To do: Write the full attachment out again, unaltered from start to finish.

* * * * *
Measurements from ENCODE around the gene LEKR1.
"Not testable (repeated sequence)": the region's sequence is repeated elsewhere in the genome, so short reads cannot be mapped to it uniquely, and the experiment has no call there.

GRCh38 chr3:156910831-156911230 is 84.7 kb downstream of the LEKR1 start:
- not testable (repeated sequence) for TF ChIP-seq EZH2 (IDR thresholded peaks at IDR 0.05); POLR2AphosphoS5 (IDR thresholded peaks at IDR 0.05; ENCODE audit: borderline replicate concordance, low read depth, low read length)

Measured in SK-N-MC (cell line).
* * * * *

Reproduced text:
Measurements from ENCODE around the gene LEKR1.
"Not testable (repeated sequence)": the region's sequence is repeated elsewhere in the genome, so short reads cannot be mapped to it uniquely, and the experiment has no call there.

GRCh38 chr3:156910831-156911230 is 84.7 kb downstream of the LEKR1 start:
- not testable (repeated sequence) for TF ChIP-seq EZH2 (IDR thresholded peaks at IDR 0.05); POLR2AphosphoS5 (IDR thresholded peaks at IDR 0.05; ENCODE audit: borderline replicate concordance, low read depth, low read length)

Measured in SK-N-MC (cell line).